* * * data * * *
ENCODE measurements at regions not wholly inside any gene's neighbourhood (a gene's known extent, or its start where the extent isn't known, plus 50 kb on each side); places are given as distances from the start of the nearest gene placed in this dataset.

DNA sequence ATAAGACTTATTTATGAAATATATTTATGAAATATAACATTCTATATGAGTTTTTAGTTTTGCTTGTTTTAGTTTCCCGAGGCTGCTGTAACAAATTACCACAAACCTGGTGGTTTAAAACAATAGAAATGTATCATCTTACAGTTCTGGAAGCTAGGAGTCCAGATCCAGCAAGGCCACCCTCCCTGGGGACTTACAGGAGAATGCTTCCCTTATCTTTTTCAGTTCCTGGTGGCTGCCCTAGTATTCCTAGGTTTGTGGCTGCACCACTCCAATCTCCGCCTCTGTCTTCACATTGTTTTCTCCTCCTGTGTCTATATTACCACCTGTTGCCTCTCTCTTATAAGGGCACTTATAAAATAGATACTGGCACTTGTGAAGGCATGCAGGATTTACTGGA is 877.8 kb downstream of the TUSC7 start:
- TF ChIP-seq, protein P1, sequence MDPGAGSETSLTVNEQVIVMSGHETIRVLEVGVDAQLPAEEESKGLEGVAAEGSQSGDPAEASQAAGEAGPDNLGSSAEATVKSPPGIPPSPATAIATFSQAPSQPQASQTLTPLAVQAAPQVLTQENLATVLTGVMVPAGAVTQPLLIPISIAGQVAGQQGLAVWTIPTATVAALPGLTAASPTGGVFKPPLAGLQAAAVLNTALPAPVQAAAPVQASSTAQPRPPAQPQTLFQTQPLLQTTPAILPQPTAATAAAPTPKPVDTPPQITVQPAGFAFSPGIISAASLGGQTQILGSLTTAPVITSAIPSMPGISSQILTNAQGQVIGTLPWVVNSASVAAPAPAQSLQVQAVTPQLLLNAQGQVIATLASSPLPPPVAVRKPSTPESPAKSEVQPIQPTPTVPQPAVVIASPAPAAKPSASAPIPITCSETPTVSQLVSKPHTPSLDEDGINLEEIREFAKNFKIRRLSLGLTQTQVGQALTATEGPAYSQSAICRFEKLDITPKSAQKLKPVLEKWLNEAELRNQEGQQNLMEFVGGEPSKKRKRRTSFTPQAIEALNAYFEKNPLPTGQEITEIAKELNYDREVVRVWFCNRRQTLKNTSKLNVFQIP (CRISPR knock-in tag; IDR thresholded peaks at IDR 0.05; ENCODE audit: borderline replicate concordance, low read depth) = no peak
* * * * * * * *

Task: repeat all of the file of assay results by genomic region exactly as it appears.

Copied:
ENCODE measurements at regions not wholly inside any gene's neighbourhood (a gene's known extent, or its start where the extent isn't known, plus 50 kb on each side); places are given as distances from the start of the nearest gene placed in this dataset.

DNA sequence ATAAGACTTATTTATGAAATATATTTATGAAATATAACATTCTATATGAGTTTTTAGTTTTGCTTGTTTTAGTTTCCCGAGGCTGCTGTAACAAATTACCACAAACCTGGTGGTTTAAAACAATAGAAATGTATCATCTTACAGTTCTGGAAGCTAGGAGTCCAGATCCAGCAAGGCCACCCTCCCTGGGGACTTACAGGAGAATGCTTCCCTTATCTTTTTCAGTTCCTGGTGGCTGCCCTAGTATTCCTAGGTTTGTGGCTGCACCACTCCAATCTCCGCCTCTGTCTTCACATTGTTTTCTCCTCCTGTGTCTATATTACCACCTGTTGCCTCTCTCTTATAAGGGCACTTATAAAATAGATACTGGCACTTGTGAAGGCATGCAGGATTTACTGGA is 877.8 kb downstream of the TUSC7 start:
- TF ChIP-seq, protein P1, sequence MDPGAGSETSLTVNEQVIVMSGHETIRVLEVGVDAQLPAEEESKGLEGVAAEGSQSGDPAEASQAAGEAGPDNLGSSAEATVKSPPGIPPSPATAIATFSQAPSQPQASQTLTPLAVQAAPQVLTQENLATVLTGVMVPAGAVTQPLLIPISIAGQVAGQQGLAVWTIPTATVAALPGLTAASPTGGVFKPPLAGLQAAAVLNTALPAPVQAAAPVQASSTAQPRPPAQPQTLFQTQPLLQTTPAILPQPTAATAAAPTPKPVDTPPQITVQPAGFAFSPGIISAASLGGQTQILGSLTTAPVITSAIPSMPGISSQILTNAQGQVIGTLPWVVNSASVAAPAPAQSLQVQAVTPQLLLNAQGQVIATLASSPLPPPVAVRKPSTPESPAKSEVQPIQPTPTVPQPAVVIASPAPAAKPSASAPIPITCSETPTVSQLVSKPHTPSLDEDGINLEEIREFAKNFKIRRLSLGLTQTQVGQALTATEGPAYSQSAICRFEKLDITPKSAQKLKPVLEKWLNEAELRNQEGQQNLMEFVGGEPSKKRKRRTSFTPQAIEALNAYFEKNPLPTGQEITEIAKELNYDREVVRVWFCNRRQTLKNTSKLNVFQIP (CRISPR knock-in tag; IDR thresholded peaks at IDR 0.05; ENCODE audit: borderline replicate concordance, low read depth) = no peak